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A Conversation with Elizabeth Zacharias, Vice President for Human Resources

Photo of Elizabeth Zacharias, Vice President for Human Resources

Joining Stanford’s staff in October 2015 as the Vice President for Human Resources, Elizabeth Zacharias recently celebrated her first service anniversary. CaW Insider sat down with Elizabeth to pose a few questions and hear more about her vision for addressing workplace challenges moving forward.

Q. Having just completed your first year, what is your advice to other new hires in their first months of working at Stanford?

A. I found that it’s important to learn as much as possible about our workplace culture and the way the university – and your own organization within the university – operates.  I also want to encourage new employees to get to know their colleagues and build relationships across Stanford.  An awareness of culture and the support of other Stanford employees can help you to proceed when you have an idea, when you have a problem to solve, or when you aren’t sure of what steps to take with your work. I know it sounds a bit simplistic, but really, my best advice is to tap into the knowledge and expertise of others here at Stanford by asking questions to get the information you need and hear others’ viewpoints related to your work.  I also recommend being as involved in the university as possible, and taking advantage of Stanford’s unique offerings, including career development and continuing education, sporting events, the arts and live performances, and the recreational facilities.

Q. In charting the course of Stanford's workplace, what are the top challenges you are anticipating in the years ahead?

A. As a major employer in Silicon Valley, we encounter the same challenges as other employers, including affordability, recruitment and retention, transportation, and the overall cost of living.  At the same time, we’re unique from our corporate counterparts in many ways, not just because we are a non-profit organization with a mission of conducting leading edge research to improve the quality of life around the globe and teaching students to solve the world’s challenges, but also because we feed and house over 10,000 students; we operate public facilities including the libraries, the art museums, and the stadium and pavilion for sports events; and, we manage patient care facilities. As a result, tough decisions about funding—such as considering whether to allocate more dollars to health care costs, a workplace concern no matter where you work—are made without the option to increase our prices as corporations that sell a product or service might consider doing. Our similarities with nearby employers are many, but our unique qualities may require us to take different approaches to address key workplace priorities.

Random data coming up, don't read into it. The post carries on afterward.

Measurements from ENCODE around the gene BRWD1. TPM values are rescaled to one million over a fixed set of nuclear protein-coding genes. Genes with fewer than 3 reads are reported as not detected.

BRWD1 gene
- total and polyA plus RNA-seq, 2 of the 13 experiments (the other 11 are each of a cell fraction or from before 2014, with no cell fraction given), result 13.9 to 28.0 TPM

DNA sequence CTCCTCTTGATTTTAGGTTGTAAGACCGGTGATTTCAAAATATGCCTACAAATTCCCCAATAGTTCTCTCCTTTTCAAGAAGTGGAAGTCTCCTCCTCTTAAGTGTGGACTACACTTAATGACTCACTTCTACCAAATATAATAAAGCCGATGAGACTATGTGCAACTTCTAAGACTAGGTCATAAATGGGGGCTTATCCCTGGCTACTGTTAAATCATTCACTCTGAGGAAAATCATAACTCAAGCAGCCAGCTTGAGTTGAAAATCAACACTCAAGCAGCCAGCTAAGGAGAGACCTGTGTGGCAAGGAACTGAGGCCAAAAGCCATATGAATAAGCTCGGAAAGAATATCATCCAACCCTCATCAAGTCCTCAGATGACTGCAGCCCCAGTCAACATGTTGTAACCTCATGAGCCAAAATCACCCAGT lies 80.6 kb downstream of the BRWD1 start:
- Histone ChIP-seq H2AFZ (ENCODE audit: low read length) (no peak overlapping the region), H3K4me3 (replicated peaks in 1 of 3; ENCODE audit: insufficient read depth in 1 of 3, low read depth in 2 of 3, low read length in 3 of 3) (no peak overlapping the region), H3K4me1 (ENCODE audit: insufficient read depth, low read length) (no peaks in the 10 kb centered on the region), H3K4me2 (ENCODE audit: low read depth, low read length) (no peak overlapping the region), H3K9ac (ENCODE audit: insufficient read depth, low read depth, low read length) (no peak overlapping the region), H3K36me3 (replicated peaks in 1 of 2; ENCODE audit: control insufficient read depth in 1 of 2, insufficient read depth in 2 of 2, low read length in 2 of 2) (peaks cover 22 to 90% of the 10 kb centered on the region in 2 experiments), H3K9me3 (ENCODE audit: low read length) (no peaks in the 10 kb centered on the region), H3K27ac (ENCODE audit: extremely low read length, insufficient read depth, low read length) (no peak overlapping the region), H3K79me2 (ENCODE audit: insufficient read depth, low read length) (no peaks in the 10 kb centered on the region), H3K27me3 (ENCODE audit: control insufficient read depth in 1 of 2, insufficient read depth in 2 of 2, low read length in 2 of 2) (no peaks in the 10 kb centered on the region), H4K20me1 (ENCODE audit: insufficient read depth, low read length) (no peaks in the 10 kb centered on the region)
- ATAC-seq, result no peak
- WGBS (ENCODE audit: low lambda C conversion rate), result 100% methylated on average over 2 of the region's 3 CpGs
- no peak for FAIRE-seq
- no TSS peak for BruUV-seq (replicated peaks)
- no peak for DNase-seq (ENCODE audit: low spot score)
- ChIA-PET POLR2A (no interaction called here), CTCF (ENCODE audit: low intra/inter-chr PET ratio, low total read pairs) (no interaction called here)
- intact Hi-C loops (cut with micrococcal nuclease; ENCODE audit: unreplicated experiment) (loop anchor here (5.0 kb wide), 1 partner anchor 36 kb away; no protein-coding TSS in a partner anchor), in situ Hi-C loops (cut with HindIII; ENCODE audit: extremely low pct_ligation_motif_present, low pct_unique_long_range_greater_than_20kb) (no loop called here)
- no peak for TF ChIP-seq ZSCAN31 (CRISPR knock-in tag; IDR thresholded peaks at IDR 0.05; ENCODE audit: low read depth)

In collaboration with university leaders and members of the human resources community, I’ve taken some time in my initial months to identify five areas of focus for the next several years:  workforce planning, talent attraction, talent management, employee engagement, and HR excellence. While each focus area has its own plan supported by key initiatives to achieve that plan, the areas are tightly related to each other. I feel that at the core of the strategic plan I’ve put forward is a set of initiatives that together are intended to create and sustain a workplace culture of excellence and high engagement, foster a productive work environment where people feel valued and respected, promote innovation and growth, and support the changing nature of work. 

Each of the five areas deserves in-depth discussion, but I think that talent attraction, talent management and employee engagement are of broad interest.

Q. What initiatives fall within your talent attraction area of focus?

A. Talent attraction has to do with how we attract, recruit, and deploy a diverse workforce made up of individuals who are highly qualified and motivated to perform to their full potential. There are many important elements to talent attraction, and over time, we intend to address each aspect. At the outset, we’re focusing on two initiatives:

  • Assessing requirements and developing plans based on the results of a recruiting services assessment:  We’ve recently started to evaluate what is currently done across all schools and units related to recruiting people to Stanford.  Our objectives are to understand current practices, identify opportunities to adopt what is working well more broadly, and determine needed improvements to recruitment methods.  While it’s still too early to say what new efforts might come out of our assessment, we have begun a redesign of the Stanford Careers website to include deeper, more extensive information, as we know that candidates rely upon our website to provide essential details about working at Stanford.
  • Further developing Stanford’s employer brand:  Our employer brand, “Cardinal at Work,” informs both prospective employees as well as current employees about our workplace values and the richness of our experience as employees. That experience includes a sense of purpose and meaning because the work we do truly matters, pride in our collective excellence and achievement, and the ways that we work as a team in a collegial and respectful way. Enhancing our workplace identity also means that current employees will see more events such as the new Cardinal at Work Cares Giving Campaign, and events and activities done in partnership between University HR and other areas such as BeWell, Land, Buildings & Real Estate, Residential & Dining Enterprises, Sustainable Stanford, University IT, and others.